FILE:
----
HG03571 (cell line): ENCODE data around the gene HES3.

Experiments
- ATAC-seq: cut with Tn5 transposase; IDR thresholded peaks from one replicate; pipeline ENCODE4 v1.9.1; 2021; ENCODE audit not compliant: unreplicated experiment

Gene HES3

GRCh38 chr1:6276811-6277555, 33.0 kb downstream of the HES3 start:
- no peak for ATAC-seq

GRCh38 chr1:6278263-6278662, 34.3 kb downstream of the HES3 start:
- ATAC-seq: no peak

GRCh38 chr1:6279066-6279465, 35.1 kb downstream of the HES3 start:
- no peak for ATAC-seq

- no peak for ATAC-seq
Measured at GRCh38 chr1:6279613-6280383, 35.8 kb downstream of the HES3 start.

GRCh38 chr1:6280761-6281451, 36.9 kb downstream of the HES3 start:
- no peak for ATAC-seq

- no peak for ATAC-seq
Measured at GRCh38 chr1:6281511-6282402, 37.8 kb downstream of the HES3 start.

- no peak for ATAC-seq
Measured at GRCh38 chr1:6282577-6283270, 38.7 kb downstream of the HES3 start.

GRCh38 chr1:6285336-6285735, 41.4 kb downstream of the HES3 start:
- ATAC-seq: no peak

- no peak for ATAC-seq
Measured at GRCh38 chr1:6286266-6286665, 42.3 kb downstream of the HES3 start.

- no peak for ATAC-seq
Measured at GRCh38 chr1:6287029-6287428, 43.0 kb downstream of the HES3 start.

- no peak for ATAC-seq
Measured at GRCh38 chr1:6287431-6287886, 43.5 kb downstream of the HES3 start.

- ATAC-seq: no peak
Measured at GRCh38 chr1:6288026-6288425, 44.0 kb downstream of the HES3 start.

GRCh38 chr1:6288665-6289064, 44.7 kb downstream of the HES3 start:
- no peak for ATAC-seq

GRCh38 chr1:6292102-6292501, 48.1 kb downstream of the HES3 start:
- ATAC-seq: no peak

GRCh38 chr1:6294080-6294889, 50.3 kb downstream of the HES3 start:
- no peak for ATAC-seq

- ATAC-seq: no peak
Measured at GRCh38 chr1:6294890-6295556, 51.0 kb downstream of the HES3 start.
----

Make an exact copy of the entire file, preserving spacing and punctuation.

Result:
HG03571 (cell line): ENCODE data around the gene HES3.

Experiments
- ATAC-seq: cut with Tn5 transposase; IDR thresholded peaks from one replicate; pipeline ENCODE4 v1.9.1; 2021; ENCODE audit not compliant: unreplicated experiment

Gene HES3

GRCh38 chr1:6276811-6277555, 33.0 kb downstream of the HES3 start:
- no peak for ATAC-seq

GRCh38 chr1:6278263-6278662, 34.3 kb downstream of the HES3 start:
- ATAC-seq: no peak

GRCh38 chr1:6279066-6279465, 35.1 kb downstream of the HES3 start:
- no peak for ATAC-seq

- no peak for ATAC-seq
Measured at GRCh38 chr1:6279613-6280383, 35.8 kb downstream of the HES3 start.

GRCh38 chr1:6280761-6281451, 36.9 kb downstream of the HES3 start:
- no peak for ATAC-seq

- no peak for ATAC-seq
Measured at GRCh38 chr1:6281511-6282402, 37.8 kb downstream of the HES3 start.

- no peak for ATAC-seq
Measured at GRCh38 chr1:6282577-6283270, 38.7 kb downstream of the HES3 start.

GRCh38 chr1:6285336-6285735, 41.4 kb downstream of the HES3 start:
- ATAC-seq: no peak

- no peak for ATAC-seq
Measured at GRCh38 chr1:6286266-6286665, 42.3 kb downstream of the HES3 start.

- no peak for ATAC-seq
Measured at GRCh38 chr1:6287029-6287428, 43.0 kb downstream of the HES3 start.

- no peak for ATAC-seq
Measured at GRCh38 chr1:6287431-6287886, 43.5 kb downstream of the HES3 start.

- ATAC-seq: no peak
Measured at GRCh38 chr1:6288026-6288425, 44.0 kb downstream of the HES3 start.

GRCh38 chr1:6288665-6289064, 44.7 kb downstream of the HES3 start:
- no peak for ATAC-seq

GRCh38 chr1:6292102-6292501, 48.1 kb downstream of the HES3 start:
- ATAC-seq: no peak

GRCh38 chr1:6294080-6294889, 50.3 kb downstream of the HES3 start:
- no peak for ATAC-seq

- ATAC-seq: no peak
Measured at GRCh38 chr1:6294890-6295556, 51.0 kb downstream of the HES3 start.